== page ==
Basil Woolf receives belated honor for WW2 service
As a British sailor, Basil Woolf saw plenty of action during World War II, surviving hellish battles that claimed hundreds of lives. And it was those lost lives that he remembered most when he recently was honored by France with the Legion of Honor medal at a ceremony in Boynton Beach.
While it may seem strange that Woolf, who now lives in Dunedin, would receive the medal more than six decades after the war ended, that is not really the case.
It was not until 2004 that French President Jacques Chirac decided that the Legion of Honor medal should be given to Allied Forces who participated in the invasion and liberation of France during World War II, according to Pierre Arnoux of the French Consulate General’s office in Miami. It took several more years before the medals began to be awarded in Florida, he said during an interview earlier this year, noting at the time that 425 veterans in Florida had received the medal. The vast majority of those were Americans. Woolf, 89, stands out as a rarity, since his service was as a British sailor.
“The medal service was attended by 22 U.S. World War II veterans — the youngest of whom was 85 and the oldest 97, and myself, the only British veteran,” Woolf said. The whole thing was most impressive.” Woolf was accompanied by his wife, Anne; his son and daughter-in-law, and his daughter.
Capt. Philippe Petitdidier from the French detachment of the U.S. Central Command at MacDill Air Force Base in Tampa presented the medals.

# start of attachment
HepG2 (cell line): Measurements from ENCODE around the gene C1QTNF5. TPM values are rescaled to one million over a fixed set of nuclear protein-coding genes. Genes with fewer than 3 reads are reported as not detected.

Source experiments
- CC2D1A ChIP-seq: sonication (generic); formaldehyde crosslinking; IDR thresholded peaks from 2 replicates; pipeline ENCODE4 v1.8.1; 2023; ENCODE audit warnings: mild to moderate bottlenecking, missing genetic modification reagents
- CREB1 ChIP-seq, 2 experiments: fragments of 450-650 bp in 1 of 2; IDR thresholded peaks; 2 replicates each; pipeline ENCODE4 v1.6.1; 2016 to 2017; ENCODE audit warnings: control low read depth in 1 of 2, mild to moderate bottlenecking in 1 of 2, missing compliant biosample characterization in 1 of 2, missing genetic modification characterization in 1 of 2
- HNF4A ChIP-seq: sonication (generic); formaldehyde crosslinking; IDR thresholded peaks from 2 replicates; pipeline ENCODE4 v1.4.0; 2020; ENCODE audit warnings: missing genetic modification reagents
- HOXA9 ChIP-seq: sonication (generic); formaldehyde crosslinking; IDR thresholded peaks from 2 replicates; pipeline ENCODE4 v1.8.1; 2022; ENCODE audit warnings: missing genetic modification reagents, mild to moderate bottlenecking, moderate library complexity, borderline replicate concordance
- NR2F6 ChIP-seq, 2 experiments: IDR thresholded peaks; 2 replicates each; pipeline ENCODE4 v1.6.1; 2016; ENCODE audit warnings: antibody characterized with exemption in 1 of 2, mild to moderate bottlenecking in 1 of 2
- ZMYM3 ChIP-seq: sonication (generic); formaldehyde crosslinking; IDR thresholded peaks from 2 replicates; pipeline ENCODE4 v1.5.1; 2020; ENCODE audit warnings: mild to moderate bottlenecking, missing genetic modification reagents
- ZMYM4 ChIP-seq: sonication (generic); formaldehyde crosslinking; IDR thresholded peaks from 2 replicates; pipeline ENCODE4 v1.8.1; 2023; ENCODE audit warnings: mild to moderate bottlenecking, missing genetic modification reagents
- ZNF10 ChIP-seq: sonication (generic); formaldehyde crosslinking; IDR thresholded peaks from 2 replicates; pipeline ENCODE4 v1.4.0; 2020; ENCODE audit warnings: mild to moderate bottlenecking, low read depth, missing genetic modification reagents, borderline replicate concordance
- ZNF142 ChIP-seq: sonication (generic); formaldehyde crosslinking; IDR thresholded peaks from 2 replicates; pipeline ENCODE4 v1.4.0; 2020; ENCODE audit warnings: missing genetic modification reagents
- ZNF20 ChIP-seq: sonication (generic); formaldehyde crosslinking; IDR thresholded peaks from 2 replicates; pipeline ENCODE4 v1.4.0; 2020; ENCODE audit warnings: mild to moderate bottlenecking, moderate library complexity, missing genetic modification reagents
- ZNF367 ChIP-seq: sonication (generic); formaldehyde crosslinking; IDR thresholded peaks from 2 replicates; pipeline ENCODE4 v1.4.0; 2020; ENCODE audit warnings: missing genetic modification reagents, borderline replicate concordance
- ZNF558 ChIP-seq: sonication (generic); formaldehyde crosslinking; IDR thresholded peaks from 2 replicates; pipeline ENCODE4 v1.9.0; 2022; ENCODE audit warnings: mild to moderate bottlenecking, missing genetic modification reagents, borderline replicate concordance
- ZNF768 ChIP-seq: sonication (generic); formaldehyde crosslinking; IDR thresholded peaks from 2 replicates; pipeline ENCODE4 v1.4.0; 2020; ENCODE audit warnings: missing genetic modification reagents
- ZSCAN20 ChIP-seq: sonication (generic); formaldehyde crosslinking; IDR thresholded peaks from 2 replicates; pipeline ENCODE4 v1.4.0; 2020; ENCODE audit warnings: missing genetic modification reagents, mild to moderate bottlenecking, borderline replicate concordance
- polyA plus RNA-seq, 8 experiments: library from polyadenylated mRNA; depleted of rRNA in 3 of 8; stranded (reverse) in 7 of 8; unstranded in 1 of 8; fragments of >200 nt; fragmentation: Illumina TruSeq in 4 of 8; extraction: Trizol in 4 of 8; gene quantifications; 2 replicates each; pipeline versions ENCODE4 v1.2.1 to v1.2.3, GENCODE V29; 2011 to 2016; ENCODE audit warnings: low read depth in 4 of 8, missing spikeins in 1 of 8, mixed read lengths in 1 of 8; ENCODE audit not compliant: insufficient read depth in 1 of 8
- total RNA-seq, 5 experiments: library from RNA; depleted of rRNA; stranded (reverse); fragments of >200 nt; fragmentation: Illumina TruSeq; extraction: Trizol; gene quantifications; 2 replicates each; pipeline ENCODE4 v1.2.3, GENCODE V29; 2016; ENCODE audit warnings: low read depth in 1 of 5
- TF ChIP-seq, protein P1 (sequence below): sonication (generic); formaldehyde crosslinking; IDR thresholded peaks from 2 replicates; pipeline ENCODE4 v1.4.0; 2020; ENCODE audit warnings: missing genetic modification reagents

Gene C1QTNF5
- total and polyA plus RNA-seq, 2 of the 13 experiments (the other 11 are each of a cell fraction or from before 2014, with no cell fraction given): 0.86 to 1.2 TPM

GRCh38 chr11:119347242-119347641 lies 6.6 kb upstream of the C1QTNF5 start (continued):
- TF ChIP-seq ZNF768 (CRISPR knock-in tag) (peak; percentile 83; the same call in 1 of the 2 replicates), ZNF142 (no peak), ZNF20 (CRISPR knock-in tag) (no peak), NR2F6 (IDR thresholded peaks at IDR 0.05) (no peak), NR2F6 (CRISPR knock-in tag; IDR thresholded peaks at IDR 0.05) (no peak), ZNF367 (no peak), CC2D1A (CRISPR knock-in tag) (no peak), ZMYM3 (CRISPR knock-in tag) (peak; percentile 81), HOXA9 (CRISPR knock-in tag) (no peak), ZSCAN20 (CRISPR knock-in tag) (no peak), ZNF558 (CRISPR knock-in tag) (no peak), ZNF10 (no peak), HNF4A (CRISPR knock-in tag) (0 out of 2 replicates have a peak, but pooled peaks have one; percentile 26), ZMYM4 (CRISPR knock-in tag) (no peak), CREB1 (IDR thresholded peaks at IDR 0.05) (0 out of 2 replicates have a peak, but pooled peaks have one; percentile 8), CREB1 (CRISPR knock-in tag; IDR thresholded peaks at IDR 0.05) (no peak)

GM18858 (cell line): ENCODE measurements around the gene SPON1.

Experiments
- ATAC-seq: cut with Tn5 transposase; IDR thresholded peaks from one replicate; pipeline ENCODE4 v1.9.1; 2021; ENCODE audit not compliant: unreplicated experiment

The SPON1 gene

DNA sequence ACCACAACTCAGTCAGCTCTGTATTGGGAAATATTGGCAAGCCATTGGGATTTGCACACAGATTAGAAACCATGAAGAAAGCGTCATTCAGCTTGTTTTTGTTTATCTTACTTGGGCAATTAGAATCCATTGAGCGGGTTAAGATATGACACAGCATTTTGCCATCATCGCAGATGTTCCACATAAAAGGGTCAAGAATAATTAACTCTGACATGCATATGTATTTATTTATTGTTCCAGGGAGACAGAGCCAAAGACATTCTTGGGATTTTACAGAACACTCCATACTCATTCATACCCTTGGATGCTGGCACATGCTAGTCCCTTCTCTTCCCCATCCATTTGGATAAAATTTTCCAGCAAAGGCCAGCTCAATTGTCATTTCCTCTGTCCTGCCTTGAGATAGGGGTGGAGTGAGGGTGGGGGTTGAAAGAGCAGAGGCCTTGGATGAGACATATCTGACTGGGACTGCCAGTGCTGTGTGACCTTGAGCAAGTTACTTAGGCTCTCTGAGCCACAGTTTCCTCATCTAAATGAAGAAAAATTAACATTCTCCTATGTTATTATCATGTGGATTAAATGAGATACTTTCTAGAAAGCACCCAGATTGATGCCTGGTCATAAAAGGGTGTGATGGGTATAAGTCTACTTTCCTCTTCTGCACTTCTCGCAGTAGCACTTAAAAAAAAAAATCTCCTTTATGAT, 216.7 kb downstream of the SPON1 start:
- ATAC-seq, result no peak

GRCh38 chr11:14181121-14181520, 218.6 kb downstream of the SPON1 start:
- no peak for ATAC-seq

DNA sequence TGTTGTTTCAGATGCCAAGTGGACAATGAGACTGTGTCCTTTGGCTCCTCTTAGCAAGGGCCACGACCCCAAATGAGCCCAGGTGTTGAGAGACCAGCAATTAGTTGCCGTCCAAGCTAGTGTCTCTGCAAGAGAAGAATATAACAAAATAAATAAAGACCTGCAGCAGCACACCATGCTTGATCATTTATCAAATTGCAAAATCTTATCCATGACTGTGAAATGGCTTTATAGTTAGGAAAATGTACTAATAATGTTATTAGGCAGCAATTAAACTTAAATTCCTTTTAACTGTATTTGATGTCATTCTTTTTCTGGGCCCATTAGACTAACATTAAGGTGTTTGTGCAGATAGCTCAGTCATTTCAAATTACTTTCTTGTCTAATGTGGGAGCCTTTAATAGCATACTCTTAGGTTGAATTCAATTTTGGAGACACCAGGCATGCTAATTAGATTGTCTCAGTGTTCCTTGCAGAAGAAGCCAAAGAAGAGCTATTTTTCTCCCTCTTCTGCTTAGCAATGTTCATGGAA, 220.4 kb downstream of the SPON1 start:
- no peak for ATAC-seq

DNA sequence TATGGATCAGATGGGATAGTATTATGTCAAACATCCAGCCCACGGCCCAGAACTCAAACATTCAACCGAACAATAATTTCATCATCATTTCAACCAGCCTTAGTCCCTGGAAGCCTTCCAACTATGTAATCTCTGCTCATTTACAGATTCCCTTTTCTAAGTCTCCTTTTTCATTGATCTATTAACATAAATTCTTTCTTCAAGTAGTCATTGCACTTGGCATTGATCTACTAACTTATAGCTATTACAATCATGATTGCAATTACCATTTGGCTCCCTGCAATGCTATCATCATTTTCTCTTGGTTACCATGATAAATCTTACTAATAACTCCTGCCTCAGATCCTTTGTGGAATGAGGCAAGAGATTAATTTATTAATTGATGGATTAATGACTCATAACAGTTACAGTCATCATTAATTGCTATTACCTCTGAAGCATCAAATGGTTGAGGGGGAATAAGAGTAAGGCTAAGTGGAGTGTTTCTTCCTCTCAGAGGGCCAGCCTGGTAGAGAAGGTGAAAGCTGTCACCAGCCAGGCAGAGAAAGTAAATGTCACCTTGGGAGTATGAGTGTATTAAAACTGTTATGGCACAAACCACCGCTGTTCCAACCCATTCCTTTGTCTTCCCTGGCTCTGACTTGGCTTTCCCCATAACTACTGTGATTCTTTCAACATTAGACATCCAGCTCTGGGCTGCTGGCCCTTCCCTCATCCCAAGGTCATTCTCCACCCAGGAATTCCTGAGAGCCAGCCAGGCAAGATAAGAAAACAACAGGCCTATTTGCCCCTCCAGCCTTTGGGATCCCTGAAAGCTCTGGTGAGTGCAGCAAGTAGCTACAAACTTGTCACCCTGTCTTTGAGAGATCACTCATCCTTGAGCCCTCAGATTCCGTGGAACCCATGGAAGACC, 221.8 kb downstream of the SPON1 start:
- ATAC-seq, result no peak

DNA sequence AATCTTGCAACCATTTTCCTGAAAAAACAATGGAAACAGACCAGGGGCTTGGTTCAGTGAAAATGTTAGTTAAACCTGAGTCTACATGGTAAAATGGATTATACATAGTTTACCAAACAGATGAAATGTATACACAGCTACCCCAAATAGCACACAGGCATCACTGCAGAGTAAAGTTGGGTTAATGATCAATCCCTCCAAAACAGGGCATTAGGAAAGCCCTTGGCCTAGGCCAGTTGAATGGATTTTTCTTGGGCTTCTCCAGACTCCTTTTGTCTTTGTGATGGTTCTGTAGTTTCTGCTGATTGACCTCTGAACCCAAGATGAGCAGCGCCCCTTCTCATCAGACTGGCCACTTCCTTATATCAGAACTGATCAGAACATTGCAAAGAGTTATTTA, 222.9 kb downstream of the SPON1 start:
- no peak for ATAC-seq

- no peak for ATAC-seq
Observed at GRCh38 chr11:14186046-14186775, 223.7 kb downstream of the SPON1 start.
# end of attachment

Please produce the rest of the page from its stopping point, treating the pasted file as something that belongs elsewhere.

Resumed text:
“Receiving this medal after so many years made me feel very honored and brought back memories of my fellow sailors who gave their lives, especially those who died during the Walcheren Island invasion,” Woolf said, “My ship was the landing craft headquarters of the support squadron during the Normandy Invasion and I spent three months in the Sword Area under constant shelling from LeHavre.”
Five months after the Normandy invasion, Woolf participated in the November 1944 invasion of Holland’s Walcheren Island. Capturing it was key to opening a route to bring supplies to Allied forces. Woolf described that mission: “I was involved in a commando operation taking Hitler’s bastion in the mouth of the River Scheldt - 26 landing craft took part in this operation and my headquarters ship was the only remaining craft. 400 sailors died!” Among the craft destroyed was a hospital ship. It and the landing craft Woolf was aboard were the only two vessels left when he saw the ship blown out of the water. He said it broke in two and sank in minutes. The landing craft looked for survivors but found none.
Woolf volunteered for the Royal Navy in 1940 and survived the entire war with no injuries, other than loss of some hearing caused by gun batteries. Prior to the Normandy Invasion he helped take supplies to Malta and smuggled Greek women guerillas into Crete. He also took part in landings in Sicily and Italy.
Woolf and his wife immigrated to the United States in 1952 and became citizens in 1957. They are members of Temple Ahavat Shalom.
Woolf, like many others who have received the Legion of Honor medal, learned about it, then submitted information to show helped liberate France.
Those who feel they may deserve the medal should call Pierre Arnoux of the French Consulate General’s office in Miami at (305) 403-4160 or write Arnoux at the office of the Consulate General of France, Espirito Santo Plaza, 1395 Brickell Ave., Suite 1050, Miami, FL 33131.